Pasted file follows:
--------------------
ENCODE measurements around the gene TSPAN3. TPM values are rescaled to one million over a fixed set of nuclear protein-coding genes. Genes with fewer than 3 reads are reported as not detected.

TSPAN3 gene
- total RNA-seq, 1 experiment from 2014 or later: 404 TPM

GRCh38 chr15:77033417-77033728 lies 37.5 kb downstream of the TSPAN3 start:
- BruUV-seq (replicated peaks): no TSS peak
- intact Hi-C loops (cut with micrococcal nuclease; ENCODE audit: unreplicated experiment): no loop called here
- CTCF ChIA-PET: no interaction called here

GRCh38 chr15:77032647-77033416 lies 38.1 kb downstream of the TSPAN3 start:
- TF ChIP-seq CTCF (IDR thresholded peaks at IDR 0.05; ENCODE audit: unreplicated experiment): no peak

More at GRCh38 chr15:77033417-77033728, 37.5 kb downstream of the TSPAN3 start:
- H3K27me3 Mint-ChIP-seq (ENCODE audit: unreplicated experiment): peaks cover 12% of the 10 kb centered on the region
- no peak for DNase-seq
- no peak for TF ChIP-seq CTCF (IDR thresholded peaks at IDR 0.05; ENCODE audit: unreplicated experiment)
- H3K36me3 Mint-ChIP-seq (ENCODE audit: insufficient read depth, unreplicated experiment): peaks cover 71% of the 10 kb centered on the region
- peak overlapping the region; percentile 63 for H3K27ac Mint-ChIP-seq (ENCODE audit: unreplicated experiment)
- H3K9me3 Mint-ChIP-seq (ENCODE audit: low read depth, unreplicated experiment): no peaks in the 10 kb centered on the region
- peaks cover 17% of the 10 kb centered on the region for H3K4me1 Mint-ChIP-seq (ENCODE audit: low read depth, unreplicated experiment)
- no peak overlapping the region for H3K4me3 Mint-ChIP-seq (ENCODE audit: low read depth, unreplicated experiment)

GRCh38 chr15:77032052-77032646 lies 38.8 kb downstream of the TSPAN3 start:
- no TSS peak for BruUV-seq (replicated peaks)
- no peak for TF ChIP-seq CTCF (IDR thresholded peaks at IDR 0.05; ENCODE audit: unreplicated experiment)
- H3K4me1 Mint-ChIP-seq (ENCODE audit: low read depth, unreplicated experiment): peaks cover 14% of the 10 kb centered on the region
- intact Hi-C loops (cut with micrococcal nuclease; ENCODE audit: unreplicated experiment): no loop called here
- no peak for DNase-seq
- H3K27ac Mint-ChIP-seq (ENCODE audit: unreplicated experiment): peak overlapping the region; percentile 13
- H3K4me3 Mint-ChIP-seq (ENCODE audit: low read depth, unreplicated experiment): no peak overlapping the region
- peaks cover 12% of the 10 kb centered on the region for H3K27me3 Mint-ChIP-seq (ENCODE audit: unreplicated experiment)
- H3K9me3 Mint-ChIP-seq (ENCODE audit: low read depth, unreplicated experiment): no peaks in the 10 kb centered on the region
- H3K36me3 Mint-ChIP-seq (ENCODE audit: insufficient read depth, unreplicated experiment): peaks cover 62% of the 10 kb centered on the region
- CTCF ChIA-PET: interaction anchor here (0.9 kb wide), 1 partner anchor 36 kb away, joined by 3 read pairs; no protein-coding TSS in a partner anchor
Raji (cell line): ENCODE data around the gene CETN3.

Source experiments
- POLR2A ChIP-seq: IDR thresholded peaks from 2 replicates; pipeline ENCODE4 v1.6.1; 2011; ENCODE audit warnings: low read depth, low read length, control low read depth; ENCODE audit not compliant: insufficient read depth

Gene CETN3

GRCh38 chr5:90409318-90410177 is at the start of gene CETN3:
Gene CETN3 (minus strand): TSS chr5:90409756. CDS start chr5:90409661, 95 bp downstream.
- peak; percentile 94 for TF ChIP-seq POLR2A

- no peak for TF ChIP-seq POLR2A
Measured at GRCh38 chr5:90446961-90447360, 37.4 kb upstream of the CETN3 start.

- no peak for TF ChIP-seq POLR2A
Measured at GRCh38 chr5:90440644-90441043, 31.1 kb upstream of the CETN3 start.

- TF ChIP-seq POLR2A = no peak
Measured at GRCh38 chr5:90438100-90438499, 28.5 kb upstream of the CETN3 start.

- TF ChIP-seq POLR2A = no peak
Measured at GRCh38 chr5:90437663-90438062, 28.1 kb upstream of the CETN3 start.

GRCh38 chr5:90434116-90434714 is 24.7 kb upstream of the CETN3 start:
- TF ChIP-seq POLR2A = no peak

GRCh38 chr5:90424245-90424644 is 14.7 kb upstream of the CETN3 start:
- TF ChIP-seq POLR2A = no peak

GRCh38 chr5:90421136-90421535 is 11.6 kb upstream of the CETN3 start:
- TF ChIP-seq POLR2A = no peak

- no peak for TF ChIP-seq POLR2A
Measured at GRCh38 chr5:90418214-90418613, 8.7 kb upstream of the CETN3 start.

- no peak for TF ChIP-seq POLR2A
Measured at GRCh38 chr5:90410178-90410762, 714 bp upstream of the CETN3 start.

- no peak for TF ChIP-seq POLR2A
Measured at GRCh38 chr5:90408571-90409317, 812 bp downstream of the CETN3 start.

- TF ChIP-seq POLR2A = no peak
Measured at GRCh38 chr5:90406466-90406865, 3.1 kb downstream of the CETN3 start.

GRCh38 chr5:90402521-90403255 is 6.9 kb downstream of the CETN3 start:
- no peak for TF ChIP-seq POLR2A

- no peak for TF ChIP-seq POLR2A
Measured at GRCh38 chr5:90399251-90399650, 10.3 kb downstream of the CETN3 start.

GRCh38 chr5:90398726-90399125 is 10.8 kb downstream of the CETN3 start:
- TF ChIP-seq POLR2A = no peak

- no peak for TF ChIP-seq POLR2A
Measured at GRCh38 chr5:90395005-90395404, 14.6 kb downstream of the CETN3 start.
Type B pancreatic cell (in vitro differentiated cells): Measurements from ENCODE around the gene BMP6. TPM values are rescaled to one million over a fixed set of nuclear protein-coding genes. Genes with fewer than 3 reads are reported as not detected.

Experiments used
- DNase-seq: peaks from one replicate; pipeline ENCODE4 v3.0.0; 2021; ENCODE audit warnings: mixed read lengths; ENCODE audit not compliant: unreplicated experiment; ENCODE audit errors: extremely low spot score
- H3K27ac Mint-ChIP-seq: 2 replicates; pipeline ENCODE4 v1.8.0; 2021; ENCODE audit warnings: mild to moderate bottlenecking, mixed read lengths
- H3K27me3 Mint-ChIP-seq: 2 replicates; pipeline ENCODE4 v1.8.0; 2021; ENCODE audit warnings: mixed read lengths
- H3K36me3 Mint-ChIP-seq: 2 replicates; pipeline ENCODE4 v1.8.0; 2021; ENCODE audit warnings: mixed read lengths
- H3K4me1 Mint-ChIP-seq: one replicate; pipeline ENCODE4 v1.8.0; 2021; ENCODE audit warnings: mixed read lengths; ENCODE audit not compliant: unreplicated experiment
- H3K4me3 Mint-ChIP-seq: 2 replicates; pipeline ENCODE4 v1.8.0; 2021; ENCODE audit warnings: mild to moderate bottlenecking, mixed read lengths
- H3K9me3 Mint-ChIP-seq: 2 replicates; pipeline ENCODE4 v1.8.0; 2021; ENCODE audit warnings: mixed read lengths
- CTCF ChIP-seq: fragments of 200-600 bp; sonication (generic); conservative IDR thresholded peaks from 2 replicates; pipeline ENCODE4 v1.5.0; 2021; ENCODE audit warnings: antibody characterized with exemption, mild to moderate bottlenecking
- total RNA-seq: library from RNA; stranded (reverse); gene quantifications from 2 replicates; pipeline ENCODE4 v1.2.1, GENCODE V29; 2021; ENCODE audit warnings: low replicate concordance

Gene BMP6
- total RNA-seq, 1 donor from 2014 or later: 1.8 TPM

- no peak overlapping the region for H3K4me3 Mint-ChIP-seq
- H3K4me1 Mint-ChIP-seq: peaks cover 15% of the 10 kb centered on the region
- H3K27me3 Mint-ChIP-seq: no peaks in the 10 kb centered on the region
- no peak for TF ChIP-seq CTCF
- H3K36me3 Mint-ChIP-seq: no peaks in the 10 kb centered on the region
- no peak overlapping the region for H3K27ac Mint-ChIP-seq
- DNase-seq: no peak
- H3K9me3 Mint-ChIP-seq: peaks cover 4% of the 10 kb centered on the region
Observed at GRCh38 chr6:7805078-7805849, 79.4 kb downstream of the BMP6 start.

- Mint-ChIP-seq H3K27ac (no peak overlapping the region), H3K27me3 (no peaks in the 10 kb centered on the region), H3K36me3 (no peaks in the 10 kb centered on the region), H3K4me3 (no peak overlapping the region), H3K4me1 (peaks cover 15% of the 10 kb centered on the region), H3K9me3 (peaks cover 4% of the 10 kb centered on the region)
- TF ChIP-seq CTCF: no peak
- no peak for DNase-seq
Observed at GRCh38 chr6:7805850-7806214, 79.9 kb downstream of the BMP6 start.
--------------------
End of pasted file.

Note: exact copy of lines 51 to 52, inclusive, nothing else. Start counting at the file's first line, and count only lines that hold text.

- TF ChIP-seq POLR2A = no peak

- no peak for TF ChIP-seq POLR2A